R. A defeat that is perceived in Moscow as such. The only way to restore peace and security in Europe is to ensure that Russia does not get any kind of reward for its attack on a sovereign neighbor. A different question is what kyiv considers a victory, I think that is up to the Ukrainians. And a freezing of the battle front that implies that Russia and Ukraine maintain their current positions would not mean reaching peace; even if there was a ceasefire, the suffering of the population would continue in the occupied areas and Putin would have time to rearm and reorganize his army.

P. And isn’t it a great risk to try to inflict a humiliating defeat on a government that is threatening to use nuclear weapons and an army that is completely destroying cities in an attempt to achieve its goals?

R. The biggest risk is non-response. The West made a collective mistake in Georgia in 2008, and repeated it in Crimea and Donbas in 2014, by not reacting decisively. Putin deduced that he could carry out his actions without expecting too much retaliation. Now I think that the Western bloc’s response has been more powerful than Putin expected, and we are seeing that almost all European countries are increasing their investment in defense, or that the EU has agreed to jointly purchase weapons to send to Ukraine. We European democracies have understood that to be protected we have to be strong, not only economically, but also militarily. If we do not keep up the pressure on Russia, security in Europe cannot be guaranteed.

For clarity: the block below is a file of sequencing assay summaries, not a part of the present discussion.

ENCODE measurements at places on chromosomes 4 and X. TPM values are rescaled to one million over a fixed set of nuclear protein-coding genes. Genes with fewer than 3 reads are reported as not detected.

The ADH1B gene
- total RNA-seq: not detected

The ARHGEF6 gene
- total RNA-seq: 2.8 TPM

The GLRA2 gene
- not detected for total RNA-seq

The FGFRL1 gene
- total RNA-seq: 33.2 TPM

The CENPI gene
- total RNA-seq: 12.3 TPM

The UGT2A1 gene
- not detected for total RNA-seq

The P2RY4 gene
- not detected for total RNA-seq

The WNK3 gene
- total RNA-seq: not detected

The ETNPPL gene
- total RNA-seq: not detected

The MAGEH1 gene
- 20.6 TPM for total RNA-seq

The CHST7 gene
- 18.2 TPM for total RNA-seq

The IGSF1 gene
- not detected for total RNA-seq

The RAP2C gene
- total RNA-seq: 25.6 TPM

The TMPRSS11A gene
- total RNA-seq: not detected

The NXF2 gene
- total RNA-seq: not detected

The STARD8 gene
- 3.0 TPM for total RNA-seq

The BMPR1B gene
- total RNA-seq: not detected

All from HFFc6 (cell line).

P. The Ukrainian army said last week that it is running out of ammunition. Should we send them more weapons?

R. Yes, much more, the only way that Russia can be defeated is by supporting Ukraine militarily. Latvia has delivered the equivalent of a third of our annual defense investment in weapons. I think it’s important that other allies, especially those with larger budgets, contribute even more.

The Latvian Prime Minister, during the interview.Claudia Alvarez

P. Do you consider that the six packages of sanctions that the EU has imposed on Russia are sufficient? Or can more be done?

R. With each round we have passed we are getting closer to the goal of strangling the Russian economy. In the last one we include oil, but gas is still pending. The sanctions are having an impact, but most EU countries are still buying gas, and this allows the stability of the ruble to be maintained and the war to be financed. We need to find a way to reach an agreement on how to include gas in the sanctions. About 90% of what Latvia imported last year was Russian, and we are not going to buy any more.

P. And in case an embargo doesn’t pass and the next winter is extraordinarily cold, won’t they import Russian gas again?

R. We do not consider that option. We have contingency plans so that it is not necessary.

P. The President of the European Commission, Ursula von der Leyen, traveled to kyiv last Saturday to discuss Ukraine’s candidacy for the EU. Should a kind of express procedure be approved?

R. I think that Ukraine should be granted candidate status, but that does not necessarily mean that it has to enter through a fast track, all members have to meet community standards. The important thing is to send a clear signal that we want Ukraine in the EU, so that they undertake the necessary reforms with a defined objective. Ukrainian soldiers are fighting for European ideals, for freedom, democracy, the rule of law; they just want to live like us. And they need to be clear that we have them.

P. It does not seem easy that they can carry out the pending reforms during the war, with occupied territory, devastated cities and an economy that is likely to contract more than 40% this year.

R. Perhaps the war and the authority and popularity of [el presidente ucranio, Volodímir] Zelensky enable action to be taken in less time than would be required in peacetime. The reforms require momentumthis could be a great opportunity to carry them out.